Amsterdam to Bruges cycling tours

With the number of bicycles said to total 18 million, and a population of just 17 million, the Netherlands has been crowned the bike capital of the world. It’s a country that is committed to making the bicycle the king of the road, ticking boxes for both beginners and seasoned cyclists. Belgium is no newcomer to cycling either; in Flanders it’s the leading sport. A network of well-maintained paths criss-cross level countryside, through towns where cheering on cycling heroes is part of the cultural identity. If you like your ride to be leisurely and your motivation made of chocolate, then a cycle tour from Amsterdam to Bruges is your golden ticket.

Most tourists to this part of the world are concentrated within the cities, which may be their first and only destination, while surrounding areas are overlooked. Travelling by bicycle opens the door to areas that see little footfall, transporting riders to unspoiled and picturesque places that profit from the additional income.

What does cycling from Amsterdam to Bruges entail?

Cycling tours from Amsterdam to Bruges are a week-long cruise by bike and barge, travelling on easy terrain at a sociable speed. You’ll be travelling by pedal power much of the time and, most days, you’ll be cycling an average of 45km, with additional ground covered on the barge. Travelling without relying on a vehicle means you’re not limited to where you can go by roads, leaving you free to discover the rural Dutch and Flemish countryside.
Staying on the barge overnight, you’ll have panoramic views both inside and on deck to watch the sun rise and set over the watery landscape. The barge accommodates small groups of between 20 and 36 guests, with shared cabins and a spacious living area, all recently renovated for a comfortable night’s sleep. Small group cycling tours are beneficial to both the towns you visit, where larger numbers are overwhelming, and make it easier for the group to travel together at a relaxed speed.

June, July and August can be mild in both countries and meandering river trails are made for lazy summer rides, but April and May are when the meadows and riverbanks are in bloom. If you’re keen to see the Kuekenhof flower garden at its best, you’ll need to book a spring departure, but if you’re eager to help ease the pressure of overtourism during tulip season, then cool September makes for quieter bike rides. Slow travel allows more time to relax and recharge, so why not start your holiday at your own front door and take the train from the UK to Amsterdam, direct with Eurostar, or choose a sail rail package to begin your trip.

Our top trip

Holland to Denmark cycling holiday

Holland to Denmark cycling holiday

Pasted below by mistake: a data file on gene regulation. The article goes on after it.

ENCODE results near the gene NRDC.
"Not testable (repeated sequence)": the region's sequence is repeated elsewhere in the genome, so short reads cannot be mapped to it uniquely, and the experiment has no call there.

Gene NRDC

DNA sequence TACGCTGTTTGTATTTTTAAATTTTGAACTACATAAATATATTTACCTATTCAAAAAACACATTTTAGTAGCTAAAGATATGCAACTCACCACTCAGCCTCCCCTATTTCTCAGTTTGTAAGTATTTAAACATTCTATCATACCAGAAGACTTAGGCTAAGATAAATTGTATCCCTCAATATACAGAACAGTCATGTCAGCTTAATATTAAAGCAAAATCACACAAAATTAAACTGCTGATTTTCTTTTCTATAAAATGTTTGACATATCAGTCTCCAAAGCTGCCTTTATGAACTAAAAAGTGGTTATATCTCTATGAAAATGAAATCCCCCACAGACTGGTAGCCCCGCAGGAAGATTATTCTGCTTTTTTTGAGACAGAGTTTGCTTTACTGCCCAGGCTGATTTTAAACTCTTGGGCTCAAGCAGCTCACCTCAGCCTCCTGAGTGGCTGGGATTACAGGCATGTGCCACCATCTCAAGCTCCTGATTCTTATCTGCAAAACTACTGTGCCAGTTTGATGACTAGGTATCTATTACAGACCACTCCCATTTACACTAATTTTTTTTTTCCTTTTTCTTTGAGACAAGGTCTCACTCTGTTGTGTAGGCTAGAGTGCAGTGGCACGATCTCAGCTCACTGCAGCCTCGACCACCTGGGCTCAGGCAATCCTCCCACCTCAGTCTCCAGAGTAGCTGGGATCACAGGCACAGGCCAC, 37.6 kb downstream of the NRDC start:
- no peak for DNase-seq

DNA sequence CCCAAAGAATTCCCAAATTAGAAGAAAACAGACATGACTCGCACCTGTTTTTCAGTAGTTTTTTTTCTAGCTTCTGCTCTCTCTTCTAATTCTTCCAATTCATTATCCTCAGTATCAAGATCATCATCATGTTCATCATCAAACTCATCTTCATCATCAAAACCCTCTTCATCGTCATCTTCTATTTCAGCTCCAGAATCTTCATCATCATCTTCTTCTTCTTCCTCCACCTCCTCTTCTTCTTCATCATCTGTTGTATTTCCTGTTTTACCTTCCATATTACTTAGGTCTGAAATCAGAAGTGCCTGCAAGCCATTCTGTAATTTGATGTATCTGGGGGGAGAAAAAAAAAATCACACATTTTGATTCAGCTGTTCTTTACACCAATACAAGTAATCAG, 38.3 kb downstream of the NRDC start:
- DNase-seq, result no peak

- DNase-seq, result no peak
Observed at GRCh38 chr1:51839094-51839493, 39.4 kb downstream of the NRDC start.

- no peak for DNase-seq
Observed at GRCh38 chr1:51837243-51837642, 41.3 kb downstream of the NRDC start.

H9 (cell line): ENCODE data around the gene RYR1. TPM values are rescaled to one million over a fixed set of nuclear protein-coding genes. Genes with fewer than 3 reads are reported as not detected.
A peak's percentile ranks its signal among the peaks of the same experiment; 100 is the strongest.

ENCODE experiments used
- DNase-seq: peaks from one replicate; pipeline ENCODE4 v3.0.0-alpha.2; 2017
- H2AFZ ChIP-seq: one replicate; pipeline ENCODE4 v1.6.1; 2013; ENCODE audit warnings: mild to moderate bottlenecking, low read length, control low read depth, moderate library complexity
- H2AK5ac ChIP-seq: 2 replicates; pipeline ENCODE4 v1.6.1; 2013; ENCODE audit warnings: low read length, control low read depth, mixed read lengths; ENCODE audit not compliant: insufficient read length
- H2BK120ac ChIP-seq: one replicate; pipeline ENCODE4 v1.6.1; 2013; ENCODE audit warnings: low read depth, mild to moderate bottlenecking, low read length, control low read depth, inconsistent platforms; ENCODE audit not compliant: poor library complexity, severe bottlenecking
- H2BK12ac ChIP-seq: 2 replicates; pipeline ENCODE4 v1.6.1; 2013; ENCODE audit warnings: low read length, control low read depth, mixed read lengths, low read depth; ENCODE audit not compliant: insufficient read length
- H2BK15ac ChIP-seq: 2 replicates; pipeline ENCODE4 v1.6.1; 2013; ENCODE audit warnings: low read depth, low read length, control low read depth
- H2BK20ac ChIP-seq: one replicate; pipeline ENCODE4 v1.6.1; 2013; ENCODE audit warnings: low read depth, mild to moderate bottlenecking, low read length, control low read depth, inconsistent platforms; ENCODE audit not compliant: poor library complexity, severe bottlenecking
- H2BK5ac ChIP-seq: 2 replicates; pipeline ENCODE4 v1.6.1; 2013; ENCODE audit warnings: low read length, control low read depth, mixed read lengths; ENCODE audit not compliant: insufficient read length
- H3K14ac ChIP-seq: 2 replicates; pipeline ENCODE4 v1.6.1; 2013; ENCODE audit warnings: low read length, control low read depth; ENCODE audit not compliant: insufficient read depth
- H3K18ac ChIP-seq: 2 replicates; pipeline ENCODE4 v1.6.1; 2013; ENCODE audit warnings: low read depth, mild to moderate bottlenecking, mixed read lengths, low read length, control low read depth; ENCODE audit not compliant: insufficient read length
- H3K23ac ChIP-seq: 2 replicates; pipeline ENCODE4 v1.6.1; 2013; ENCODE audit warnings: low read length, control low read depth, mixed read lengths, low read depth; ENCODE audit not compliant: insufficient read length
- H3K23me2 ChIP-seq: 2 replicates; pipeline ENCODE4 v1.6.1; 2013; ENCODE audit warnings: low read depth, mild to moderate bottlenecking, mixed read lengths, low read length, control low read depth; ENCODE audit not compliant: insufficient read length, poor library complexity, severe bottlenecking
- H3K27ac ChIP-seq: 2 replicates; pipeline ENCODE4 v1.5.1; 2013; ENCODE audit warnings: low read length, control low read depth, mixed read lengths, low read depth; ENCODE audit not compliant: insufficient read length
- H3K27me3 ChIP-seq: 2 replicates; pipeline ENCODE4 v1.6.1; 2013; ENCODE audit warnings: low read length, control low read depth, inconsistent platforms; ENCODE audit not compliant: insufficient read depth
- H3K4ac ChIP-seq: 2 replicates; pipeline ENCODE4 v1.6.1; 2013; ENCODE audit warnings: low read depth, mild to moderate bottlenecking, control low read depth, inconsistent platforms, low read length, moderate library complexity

11 day cycling holiday from the Netherlands to Denmark.

From £2045 13 days ex flights
Small group travel:
2024: 26 Jun
Travel Team
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You might think it daft to build a church on a swamp, but the people of Gouda built it all the same. Soggy foundations meant swapping the regal grandeur of a lofty church tower for an equally impressive nave. As a result, Gouda’s church of St Jans is the longest in the Netherlands, measuring 123m, and it more than makes up for its stature with its beautifully detailed stained glass windows. Once you’ve admired its 72 colourful panels, depicting biblical scenes, boats and battles, fuel up on the city’s famous Gouda cheese, ready for the ride ahead.


Antwerp doesn’t have any hidden gems; its jewels are all in plain sight. Its lively streets glitter with the work of a thriving diamond industry, displayed in jeweller’s shop windows and antique store cabinets. Its Diamond District covers one square mile of diamond cutting workshops, diamond dealers and diamond brokers alone. However, if your budget doesn’t quite stretch to precious stones, Antwerp’s other treasures include the works of artist Peter Paul Rubens, which you can see on display at his studio home.

Lowlands and canals

With a name that literally means ‘low countries’, you might expect the Netherlands to be fairly flat. In fact, only half of its land is more than one metre above sea level. Much of its landscape is formed by rivers, canals and clustered islands, such as the impressive waterways of Zeeland, the ‘land of the sea’. Morning rides through dewy Dutch meadowlands filled with daisies and windmills are best paired with beautiful afternoon barge trips. By switching from cycling to sailing and back, you’ll be free to navigate the narrow channels and open waters between the Netherlands and Belgium, for a unique experience of this unusual scenery.


Ghent has a beauty to rival Bruges but, unlike the Flemish Venice, this is a city that feels lived-in – possibly a result of its sizeable student population. In 10th century Europe it was the second largest city, and Ghent’s historic centre is dominated by its castle, surrounded by a moat and tales of grisly torture and brutal devices. If the thought of that takes meat off the menu, you’ll be delighted to hear that Ghent is the self-appointed vegetarian capital of Europe, actively promoting meat-free Thursdays across the city and offering more veggie restaurants for its size than London.
Written by Bryony Cottam
Photo credits: [Page banner: pxhere] [Intro: sabina fratila] [What do cycling tours from Amsterdam to Bruges entail?: Maurice Weststrate] [Gouda: Zairon] [Lowlands and canals: effekt99]